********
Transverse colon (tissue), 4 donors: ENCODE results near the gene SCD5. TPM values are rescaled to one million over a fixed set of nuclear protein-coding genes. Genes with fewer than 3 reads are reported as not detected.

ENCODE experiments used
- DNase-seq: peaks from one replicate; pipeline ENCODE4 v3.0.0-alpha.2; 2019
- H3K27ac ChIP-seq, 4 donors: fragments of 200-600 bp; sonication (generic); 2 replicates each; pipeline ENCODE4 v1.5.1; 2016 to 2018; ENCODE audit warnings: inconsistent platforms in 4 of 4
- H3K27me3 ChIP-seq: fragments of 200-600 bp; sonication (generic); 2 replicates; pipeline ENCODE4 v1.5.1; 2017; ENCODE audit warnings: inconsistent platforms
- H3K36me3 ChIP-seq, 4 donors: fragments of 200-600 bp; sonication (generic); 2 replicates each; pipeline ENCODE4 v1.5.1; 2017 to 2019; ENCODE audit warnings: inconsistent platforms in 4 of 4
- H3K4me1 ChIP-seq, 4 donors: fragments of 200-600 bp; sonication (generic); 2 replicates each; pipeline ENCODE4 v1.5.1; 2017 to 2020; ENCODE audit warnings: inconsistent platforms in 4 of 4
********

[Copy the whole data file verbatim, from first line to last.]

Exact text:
Transverse colon (tissue), 4 donors: ENCODE results near the gene SCD5. TPM values are rescaled to one million over a fixed set of nuclear protein-coding genes. Genes with fewer than 3 reads are reported as not detected.

ENCODE experiments used
- DNase-seq: peaks from one replicate; pipeline ENCODE4 v3.0.0-alpha.2; 2019
- H3K27ac ChIP-seq, 4 donors: fragments of 200-600 bp; sonication (generic); 2 replicates each; pipeline ENCODE4 v1.5.1; 2016 to 2018; ENCODE audit warnings: inconsistent platforms in 4 of 4
- H3K27me3 ChIP-seq: fragments of 200-600 bp; sonication (generic); 2 replicates; pipeline ENCODE4 v1.5.1; 2017; ENCODE audit warnings: inconsistent platforms
- H3K36me3 ChIP-seq, 4 donors: fragments of 200-600 bp; sonication (generic); 2 replicates each; pipeline ENCODE4 v1.5.1; 2017 to 2019; ENCODE audit warnings: inconsistent platforms in 4 of 4
- H3K4me1 ChIP-seq, 4 donors: fragments of 200-600 bp; sonication (generic); 2 replicates each; pipeline ENCODE4 v1.5.1; 2017 to 2020; ENCODE audit warnings: inconsistent platforms in 4 of 4